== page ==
- Interview, on everything from how he got interested in electronics in the 1930s to the founding of DEC.
- Salue to Ken Olsen, from the 2006 dedication of the Ken Olsen Science Center at Gordon College.
- Ken Olsen Memory Book, DEC employees remember Olsen.
- comp.os.vms says farewell
- DEC founder Kenneth Olsen mourned by computer industry
The Herald reports Twitter is blocked on computers at the State House because "the site is vulnerable to viruses."
One wonders how they deal with e-mail. Maybe it all comes into one central office where staffers spend the day transcribing it onto paper.
C. elegans comes to a complete stop when flashed with a green laser:
William McAdoo reports on Jose Duarte's experiments with printing QR codes (think of them as bar codes for the smartphone set) on the plates at his Taranta in the North End. Why? Imagine scanning in the code and reading up on the seafood sitting in front of you:
The problem was: how to get it on the plate? His first attempt was with a rubber stamp, using edible squid ink. The squid ink proved a bit oily with traces of sandy grit that clogged the stamp. He then decided to actually screen print the code onto the plate using a more refined squid ink. This worked better.
New York hating Gregory Huang considers the implications of recent VC infusions into New York tech startups.
That would be Beth Israel Deaconess Medical Center CTO John Halamka, who describes his home weather station, how he got it hooked into Weather Underground and what lessons people who run large, complex computer networks at large, complex health-care providers can take away from it all.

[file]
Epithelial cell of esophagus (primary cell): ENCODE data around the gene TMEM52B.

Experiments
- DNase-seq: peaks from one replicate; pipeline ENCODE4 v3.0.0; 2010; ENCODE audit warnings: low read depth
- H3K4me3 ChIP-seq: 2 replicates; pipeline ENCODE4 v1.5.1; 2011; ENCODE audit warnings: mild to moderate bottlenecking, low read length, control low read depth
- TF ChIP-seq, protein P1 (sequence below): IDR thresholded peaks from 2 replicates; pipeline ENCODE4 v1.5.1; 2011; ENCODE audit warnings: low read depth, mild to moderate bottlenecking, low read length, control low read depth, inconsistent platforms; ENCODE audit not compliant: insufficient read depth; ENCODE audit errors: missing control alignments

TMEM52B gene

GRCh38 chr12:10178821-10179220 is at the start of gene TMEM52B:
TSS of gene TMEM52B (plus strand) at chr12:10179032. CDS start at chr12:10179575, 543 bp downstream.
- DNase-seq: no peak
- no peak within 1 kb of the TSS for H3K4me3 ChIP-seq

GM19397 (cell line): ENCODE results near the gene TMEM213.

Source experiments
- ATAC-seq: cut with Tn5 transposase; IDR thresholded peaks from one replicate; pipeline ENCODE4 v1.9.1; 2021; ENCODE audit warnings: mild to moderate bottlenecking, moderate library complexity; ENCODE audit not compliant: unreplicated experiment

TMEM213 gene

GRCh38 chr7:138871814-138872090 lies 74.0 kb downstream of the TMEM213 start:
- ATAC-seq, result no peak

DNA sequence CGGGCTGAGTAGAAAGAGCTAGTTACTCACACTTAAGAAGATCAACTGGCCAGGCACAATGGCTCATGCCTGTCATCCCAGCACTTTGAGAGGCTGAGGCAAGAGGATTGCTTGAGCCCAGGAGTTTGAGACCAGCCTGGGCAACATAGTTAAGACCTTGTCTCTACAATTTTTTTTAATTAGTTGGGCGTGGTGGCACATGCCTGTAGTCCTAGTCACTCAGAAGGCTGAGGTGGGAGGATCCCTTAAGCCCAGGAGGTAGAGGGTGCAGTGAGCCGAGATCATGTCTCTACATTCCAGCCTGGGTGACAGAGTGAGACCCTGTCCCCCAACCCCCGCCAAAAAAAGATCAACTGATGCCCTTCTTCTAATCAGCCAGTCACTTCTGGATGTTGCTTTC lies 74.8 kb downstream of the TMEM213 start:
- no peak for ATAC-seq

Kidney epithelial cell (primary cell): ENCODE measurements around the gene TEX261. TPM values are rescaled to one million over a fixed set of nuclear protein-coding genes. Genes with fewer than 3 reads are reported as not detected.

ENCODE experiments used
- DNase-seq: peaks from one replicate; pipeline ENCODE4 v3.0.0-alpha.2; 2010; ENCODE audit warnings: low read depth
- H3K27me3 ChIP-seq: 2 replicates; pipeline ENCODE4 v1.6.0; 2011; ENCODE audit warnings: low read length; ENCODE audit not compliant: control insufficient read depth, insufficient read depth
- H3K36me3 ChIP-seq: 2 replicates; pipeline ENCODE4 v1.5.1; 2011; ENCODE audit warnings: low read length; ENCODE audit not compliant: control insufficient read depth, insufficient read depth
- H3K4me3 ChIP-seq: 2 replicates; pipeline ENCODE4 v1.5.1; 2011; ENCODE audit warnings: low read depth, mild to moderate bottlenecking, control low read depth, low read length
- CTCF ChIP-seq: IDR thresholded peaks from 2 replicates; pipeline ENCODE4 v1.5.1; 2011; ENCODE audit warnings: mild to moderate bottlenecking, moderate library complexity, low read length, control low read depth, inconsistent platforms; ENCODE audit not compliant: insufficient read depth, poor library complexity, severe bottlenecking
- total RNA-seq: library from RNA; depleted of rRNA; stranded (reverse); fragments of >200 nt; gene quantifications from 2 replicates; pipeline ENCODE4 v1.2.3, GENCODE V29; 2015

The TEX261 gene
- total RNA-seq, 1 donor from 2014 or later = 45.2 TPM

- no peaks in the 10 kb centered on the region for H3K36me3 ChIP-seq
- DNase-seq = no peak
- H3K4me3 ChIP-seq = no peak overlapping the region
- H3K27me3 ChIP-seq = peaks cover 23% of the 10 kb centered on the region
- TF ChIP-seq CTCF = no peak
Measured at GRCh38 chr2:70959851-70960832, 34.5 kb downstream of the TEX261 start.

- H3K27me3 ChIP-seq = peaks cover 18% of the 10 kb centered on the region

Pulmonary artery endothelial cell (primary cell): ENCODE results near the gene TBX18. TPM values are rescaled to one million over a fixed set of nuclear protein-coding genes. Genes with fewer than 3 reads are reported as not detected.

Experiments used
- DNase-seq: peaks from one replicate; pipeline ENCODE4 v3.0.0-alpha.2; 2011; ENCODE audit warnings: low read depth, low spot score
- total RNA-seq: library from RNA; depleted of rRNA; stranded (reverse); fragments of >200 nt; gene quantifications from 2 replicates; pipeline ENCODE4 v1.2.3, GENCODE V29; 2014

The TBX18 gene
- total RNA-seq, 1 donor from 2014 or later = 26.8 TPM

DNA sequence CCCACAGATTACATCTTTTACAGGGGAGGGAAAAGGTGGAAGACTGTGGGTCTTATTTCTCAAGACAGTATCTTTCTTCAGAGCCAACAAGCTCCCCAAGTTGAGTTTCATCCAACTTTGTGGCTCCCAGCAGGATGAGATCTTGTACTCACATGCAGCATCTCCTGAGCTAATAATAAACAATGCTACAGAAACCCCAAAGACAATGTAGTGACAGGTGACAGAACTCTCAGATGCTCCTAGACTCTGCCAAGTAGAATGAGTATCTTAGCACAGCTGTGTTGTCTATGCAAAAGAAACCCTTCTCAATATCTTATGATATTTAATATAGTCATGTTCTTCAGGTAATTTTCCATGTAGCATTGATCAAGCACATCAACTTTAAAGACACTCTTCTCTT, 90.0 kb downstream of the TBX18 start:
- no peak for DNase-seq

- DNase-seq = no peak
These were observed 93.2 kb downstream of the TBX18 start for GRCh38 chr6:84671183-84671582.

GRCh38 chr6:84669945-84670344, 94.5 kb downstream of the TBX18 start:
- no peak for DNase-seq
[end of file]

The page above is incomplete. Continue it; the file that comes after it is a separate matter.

And a skeptical Davis Square LiveJournal is trying to figure out which local restaurant canned her.
UPDATE: Restaurant identified and tips on how to avoid a situation like this from
Doc Brown local Twitter users, in the comments.
- Eliminate Stenographer... check
- Put everything online... check
- Make it searchable... check
- Reduce costs... check
- Add accessibility... check
I can only imagine how happy he must be... oh wait! Is that him... complaining at 1:47am in the first comment?
MIT charges a Littleton startup failed to pay licensing fees for three of its patents, so now it wants a judge to order the company to stop using them - and pay the fees.
It's MIT's second suit this month against Still River Systems. Last week, MIT sued Still River to force it to add an MIT researcher to a patent used for the company's single-room synchrocyclotron, which can be used to target an intense beam of radiation at certain types of tumors.
In a suit filed yesterday in US District Court in Boston, MIT alleges Still River agreed to pay it nearly $900,000 for the use of three other patents for the device - all based on work by Timothy Antaya, the researcher MIT charged was improperly left off Still River's patent. MIT says that as part of an agreement with the school in 2004, Still River agreed to sponsor Antaya's work on shrinking the size and cost of the devices - existing proton-beam accelerators can cost up to $100 million each - and to pay the licensing fee for Antaya's three patents, all assigned to MIT, then stop using them.
Cambridge Day reports on that joint Cambridge/Boston city-council meeting at the city line, which included a talk by an expert on regional economic development who is really grooving on the state's plans to renovate the "Grand Junction" rail line that will let trains from Worcester sail into North Station:
We have to find a way of connecting these geographies, these populations. So I start talking about how do we improve commuter rail access from Worcester to the Allston Landing area to Cambridge and to Boston. It's very important because the high technology, life-science, educational credentials of the Worcester area need to relate directly to the Boston-Cambridge area. We want these clusters to grow and really develop, but the transportation system really needs to support that.
BostInnovation marvels at some start-up that has offices in both cities.